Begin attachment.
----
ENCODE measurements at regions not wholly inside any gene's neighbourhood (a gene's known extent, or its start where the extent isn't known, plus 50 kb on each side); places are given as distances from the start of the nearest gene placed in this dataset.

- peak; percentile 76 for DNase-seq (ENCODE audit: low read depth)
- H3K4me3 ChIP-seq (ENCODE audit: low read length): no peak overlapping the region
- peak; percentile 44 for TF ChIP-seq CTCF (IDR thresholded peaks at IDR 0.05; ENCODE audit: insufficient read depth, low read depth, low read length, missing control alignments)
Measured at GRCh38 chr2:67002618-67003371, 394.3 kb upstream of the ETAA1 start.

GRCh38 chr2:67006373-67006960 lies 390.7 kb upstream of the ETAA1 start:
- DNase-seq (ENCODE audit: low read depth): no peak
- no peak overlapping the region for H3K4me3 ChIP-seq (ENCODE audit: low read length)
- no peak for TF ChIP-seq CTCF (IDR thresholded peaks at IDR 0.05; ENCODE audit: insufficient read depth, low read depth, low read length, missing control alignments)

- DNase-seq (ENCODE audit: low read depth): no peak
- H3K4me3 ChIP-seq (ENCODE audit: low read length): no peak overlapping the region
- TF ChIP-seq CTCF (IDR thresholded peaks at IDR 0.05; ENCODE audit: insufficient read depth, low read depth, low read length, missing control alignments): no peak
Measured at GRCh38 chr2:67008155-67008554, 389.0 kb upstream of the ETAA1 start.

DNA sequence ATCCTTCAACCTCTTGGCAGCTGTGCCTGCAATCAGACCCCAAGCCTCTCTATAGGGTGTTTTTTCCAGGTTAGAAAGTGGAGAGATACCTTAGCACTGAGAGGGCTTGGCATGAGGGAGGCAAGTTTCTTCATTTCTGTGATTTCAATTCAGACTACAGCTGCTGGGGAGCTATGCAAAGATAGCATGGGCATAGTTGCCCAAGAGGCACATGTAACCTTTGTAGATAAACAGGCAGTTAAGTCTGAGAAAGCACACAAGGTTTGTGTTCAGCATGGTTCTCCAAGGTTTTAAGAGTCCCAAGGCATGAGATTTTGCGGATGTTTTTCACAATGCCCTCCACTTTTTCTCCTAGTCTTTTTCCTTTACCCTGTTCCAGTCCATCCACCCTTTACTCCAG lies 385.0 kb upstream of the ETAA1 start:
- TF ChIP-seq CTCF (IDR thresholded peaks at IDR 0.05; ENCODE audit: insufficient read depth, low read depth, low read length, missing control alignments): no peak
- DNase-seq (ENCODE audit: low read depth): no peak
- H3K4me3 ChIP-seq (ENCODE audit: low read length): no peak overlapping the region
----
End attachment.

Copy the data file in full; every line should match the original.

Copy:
ENCODE measurements at regions not wholly inside any gene's neighbourhood (a gene's known extent, or its start where the extent isn't known, plus 50 kb on each side); places are given as distances from the start of the nearest gene placed in this dataset.

- peak; percentile 76 for DNase-seq (ENCODE audit: low read depth)
- H3K4me3 ChIP-seq (ENCODE audit: low read length): no peak overlapping the region
- peak; percentile 44 for TF ChIP-seq CTCF (IDR thresholded peaks at IDR 0.05; ENCODE audit: insufficient read depth, low read depth, low read length, missing control alignments)
Measured at GRCh38 chr2:67002618-67003371, 394.3 kb upstream of the ETAA1 start.

GRCh38 chr2:67006373-67006960 lies 390.7 kb upstream of the ETAA1 start:
- DNase-seq (ENCODE audit: low read depth): no peak
- no peak overlapping the region for H3K4me3 ChIP-seq (ENCODE audit: low read length)
- no peak for TF ChIP-seq CTCF (IDR thresholded peaks at IDR 0.05; ENCODE audit: insufficient read depth, low read depth, low read length, missing control alignments)

- DNase-seq (ENCODE audit: low read depth): no peak
- H3K4me3 ChIP-seq (ENCODE audit: low read length): no peak overlapping the region
- TF ChIP-seq CTCF (IDR thresholded peaks at IDR 0.05; ENCODE audit: insufficient read depth, low read depth, low read length, missing control alignments): no peak
Measured at GRCh38 chr2:67008155-67008554, 389.0 kb upstream of the ETAA1 start.

DNA sequence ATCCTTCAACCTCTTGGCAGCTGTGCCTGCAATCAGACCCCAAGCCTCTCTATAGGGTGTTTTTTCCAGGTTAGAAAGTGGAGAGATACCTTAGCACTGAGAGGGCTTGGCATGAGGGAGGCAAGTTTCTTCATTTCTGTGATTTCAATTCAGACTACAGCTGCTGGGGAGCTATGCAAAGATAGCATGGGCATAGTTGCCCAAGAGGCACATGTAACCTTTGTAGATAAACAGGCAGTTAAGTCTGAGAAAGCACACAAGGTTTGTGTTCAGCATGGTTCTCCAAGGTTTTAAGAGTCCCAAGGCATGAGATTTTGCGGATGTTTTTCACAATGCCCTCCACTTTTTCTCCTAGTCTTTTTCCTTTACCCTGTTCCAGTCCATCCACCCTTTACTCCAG lies 385.0 kb upstream of the ETAA1 start:
- TF ChIP-seq CTCF (IDR thresholded peaks at IDR 0.05; ENCODE audit: insufficient read depth, low read depth, low read length, missing control alignments): no peak
- DNase-seq (ENCODE audit: low read depth): no peak
- H3K4me3 ChIP-seq (ENCODE audit: low read length): no peak overlapping the region